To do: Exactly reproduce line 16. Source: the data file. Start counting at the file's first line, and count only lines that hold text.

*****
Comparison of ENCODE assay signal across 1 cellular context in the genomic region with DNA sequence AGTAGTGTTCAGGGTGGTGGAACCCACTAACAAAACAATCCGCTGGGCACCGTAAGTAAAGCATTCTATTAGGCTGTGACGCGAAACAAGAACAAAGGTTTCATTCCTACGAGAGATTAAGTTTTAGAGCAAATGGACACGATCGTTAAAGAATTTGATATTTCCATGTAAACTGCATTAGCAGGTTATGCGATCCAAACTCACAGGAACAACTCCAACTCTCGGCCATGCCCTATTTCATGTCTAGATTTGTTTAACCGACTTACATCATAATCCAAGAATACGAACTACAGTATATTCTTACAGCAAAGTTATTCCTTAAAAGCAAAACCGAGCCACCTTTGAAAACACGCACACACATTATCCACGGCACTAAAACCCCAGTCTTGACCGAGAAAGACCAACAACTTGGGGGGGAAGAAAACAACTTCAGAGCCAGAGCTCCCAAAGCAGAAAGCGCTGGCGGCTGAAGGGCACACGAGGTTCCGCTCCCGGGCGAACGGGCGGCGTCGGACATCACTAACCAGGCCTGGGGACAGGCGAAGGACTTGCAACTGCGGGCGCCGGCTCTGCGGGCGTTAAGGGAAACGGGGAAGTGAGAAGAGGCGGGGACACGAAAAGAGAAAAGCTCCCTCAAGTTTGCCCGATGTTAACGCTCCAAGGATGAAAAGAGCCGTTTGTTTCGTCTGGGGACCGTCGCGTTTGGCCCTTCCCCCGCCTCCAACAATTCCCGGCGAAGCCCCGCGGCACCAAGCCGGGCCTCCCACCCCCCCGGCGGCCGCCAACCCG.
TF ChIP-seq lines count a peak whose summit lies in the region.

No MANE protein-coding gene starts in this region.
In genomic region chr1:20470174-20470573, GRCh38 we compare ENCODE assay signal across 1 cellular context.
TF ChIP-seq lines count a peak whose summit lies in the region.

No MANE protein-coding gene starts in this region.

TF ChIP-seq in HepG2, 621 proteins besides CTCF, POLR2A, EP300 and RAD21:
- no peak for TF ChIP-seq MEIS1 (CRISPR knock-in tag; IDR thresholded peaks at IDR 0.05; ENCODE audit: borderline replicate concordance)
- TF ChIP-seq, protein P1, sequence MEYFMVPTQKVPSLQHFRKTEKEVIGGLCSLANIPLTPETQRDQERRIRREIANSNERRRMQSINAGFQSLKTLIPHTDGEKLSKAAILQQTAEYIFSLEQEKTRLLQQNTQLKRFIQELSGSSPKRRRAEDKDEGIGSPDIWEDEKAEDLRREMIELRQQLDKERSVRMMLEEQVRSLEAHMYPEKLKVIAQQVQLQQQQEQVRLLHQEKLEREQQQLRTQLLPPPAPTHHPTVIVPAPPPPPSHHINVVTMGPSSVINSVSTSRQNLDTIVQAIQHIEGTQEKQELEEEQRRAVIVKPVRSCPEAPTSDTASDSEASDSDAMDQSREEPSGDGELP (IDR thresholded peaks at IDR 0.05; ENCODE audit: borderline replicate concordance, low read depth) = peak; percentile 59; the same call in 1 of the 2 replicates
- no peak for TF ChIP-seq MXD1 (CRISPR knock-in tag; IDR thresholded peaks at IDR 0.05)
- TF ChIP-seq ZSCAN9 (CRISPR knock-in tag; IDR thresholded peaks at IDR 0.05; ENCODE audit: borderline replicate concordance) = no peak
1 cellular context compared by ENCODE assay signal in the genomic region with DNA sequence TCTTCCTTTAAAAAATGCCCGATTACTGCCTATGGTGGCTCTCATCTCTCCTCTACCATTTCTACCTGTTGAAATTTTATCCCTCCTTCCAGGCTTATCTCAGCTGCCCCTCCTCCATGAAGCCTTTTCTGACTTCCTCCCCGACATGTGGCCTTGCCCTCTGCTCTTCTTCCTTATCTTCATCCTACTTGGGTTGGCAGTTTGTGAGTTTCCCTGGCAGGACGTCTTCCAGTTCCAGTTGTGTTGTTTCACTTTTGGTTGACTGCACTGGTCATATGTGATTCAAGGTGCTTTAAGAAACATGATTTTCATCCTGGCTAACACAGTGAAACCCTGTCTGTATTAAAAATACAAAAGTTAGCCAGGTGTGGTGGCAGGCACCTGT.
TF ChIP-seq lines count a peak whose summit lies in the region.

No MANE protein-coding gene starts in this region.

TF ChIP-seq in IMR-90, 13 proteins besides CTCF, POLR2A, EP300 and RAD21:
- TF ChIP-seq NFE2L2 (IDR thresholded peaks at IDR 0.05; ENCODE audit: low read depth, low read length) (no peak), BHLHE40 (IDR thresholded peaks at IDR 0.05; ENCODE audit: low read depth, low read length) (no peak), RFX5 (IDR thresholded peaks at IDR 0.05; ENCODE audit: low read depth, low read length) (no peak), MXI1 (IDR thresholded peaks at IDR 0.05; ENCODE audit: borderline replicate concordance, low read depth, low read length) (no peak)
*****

- TF ChIP-seq NFE2L2 (IDR thresholded peaks at IDR 0.05; ENCODE audit: low read depth, low read length) (no peak), BHLHE40 (IDR thresholded peaks at IDR 0.05; ENCODE audit: low read depth, low read length) (no peak), RFX5 (IDR thresholded peaks at IDR 0.05; ENCODE audit: low read depth, low read length) (no peak), MXI1 (IDR thresholded peaks at IDR 0.05; ENCODE audit: borderline replicate concordance, low read depth, low read length) (no peak)